It is my theory that those who had to find a way to deal with the loss of the real "American Dream" developed a very unique kind of music as their remedy. I think that this period lasted roughly from 1965 to 1974, and the music was so extraordinary that it represents The Golden Age of Rock and Roll. With my current view of where the country is headed, it could easily be decades, if not 100 years or more, before such a Golden Age is seen again.
There have certainly been very talented song writers and musicians since 1974, but they have only experienced the down side of this historical cycle, so they can not incorporate the more positive feelings, from earlier times, into their work. Certainly, nothing comes closer to expressing a totally negative world view than Hip Hop. No similar genre even existed prior to 1974.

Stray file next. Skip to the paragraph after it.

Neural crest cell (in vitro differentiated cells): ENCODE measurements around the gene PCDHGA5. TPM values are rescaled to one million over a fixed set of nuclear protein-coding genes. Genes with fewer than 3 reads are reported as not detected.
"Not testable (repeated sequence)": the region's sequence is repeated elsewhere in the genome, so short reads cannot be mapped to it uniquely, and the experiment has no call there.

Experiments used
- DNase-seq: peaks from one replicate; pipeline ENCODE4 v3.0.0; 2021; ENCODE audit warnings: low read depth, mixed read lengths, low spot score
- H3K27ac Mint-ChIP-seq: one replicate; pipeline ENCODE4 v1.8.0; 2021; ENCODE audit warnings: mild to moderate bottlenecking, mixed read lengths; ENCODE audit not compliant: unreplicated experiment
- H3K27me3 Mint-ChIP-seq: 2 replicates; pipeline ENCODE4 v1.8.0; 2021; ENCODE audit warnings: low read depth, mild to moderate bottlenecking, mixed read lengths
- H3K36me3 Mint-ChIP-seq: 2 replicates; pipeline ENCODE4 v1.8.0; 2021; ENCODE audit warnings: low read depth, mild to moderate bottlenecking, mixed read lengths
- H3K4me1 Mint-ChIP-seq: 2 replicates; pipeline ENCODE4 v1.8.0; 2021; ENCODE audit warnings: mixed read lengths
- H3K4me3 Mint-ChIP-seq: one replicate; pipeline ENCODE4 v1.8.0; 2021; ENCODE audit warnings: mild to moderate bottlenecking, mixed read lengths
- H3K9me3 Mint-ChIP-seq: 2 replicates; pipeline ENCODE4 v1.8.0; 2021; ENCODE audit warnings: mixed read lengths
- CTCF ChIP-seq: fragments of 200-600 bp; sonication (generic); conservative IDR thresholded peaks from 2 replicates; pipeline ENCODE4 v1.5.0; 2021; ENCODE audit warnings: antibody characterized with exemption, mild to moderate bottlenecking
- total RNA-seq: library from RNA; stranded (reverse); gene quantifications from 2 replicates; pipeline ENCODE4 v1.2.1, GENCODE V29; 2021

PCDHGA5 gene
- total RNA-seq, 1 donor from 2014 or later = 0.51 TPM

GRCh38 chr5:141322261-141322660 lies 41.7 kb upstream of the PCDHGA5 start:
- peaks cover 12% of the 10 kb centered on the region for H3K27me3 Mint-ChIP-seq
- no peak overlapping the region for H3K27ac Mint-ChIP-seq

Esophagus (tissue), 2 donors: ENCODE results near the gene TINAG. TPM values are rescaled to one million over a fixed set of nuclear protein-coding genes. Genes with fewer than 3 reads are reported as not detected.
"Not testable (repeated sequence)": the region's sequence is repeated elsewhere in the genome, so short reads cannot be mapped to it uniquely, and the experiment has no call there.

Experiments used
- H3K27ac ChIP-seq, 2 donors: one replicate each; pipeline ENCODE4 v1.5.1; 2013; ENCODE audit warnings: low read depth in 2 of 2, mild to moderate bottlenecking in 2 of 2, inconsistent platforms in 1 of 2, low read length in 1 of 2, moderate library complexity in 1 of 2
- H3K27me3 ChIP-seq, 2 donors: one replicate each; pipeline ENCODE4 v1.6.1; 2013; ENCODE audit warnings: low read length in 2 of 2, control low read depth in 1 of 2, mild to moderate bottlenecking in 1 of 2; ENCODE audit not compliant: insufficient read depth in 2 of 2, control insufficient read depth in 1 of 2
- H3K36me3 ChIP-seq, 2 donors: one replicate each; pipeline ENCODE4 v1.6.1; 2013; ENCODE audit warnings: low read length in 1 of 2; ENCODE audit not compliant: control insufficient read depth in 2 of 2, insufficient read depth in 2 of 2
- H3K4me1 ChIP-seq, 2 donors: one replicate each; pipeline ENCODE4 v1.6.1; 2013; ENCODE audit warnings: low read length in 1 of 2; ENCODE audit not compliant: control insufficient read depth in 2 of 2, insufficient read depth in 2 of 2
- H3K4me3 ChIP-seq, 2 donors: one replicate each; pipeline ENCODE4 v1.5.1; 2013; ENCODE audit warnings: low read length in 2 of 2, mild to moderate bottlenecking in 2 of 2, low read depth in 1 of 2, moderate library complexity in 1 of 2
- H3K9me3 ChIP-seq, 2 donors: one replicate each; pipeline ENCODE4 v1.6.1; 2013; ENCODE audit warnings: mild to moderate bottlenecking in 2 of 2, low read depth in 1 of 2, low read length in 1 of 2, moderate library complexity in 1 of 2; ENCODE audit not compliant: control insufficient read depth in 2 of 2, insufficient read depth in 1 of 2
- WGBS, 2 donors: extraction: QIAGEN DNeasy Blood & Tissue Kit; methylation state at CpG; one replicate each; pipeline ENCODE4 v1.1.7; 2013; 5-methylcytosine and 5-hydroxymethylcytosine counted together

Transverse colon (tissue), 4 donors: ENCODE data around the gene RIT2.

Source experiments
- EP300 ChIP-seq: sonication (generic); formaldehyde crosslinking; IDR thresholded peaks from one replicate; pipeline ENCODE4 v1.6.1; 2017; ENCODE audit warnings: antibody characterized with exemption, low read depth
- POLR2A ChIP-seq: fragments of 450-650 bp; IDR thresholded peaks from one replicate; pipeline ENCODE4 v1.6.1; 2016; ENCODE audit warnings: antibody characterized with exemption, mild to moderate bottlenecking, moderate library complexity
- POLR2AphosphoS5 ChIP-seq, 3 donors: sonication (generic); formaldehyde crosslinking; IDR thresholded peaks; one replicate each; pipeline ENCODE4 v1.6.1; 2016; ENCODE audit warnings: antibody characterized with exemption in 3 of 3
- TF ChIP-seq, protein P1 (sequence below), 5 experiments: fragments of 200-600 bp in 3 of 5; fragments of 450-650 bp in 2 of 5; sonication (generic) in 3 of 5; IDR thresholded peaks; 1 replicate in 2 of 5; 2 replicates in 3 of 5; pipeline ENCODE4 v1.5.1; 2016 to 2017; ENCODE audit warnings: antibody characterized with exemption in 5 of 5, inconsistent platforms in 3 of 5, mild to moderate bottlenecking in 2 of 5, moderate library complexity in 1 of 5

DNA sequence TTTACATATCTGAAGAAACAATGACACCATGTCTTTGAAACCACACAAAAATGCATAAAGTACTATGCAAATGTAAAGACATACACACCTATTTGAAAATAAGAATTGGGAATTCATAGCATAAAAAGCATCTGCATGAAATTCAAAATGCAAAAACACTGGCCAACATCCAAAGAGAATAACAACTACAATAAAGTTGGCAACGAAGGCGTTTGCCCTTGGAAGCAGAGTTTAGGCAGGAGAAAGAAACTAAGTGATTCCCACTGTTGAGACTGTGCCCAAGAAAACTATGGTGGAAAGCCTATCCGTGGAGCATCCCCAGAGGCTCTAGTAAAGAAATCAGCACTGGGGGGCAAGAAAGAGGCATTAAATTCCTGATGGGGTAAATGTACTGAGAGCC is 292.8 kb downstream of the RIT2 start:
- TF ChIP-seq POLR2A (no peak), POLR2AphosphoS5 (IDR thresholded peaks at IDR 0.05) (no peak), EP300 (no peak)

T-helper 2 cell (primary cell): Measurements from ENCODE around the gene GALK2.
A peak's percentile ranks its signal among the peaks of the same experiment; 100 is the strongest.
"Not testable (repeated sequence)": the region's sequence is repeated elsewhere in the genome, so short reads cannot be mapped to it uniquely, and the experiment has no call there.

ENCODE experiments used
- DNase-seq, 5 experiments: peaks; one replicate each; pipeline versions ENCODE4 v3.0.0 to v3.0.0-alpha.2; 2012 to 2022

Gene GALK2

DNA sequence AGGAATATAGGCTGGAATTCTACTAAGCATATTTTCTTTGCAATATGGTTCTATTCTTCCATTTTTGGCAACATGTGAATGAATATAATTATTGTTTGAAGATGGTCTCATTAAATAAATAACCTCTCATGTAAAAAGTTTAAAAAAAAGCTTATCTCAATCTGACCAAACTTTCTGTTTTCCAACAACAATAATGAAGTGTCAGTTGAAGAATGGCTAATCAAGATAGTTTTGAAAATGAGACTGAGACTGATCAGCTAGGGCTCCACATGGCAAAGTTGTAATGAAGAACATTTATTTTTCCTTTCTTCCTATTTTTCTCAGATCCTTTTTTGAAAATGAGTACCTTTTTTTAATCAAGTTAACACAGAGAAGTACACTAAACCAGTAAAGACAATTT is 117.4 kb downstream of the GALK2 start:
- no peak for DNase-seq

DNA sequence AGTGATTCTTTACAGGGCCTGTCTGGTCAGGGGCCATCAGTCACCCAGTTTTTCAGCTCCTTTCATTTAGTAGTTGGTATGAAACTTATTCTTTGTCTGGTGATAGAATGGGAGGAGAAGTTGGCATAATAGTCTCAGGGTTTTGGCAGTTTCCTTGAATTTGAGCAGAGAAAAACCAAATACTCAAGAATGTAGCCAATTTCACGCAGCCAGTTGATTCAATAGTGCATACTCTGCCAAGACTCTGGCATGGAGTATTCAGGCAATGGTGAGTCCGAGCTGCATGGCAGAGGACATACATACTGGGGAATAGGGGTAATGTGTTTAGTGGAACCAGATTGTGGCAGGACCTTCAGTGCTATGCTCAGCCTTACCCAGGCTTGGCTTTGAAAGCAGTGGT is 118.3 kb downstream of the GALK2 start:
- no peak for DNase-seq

I know I'm not the only person who appreciates the amazing quality, and quantity, of music produced between 1965 and 1974? The current sales of music from that decade strongly supports my case, but most people who write about the current music scene are invested in promoting what is currently being churned out by the music industry, so they don't say much about it. This is why it was so interesting to find the following post on the musician's forum, from The Golden Triangle, this morning. It is very illuminating to see what "Stick" has to say about this topic!
"Last night I checked out the second disc from the DVD of the original Woodstock concert. I'd seen a lot of the performances before but not all of them.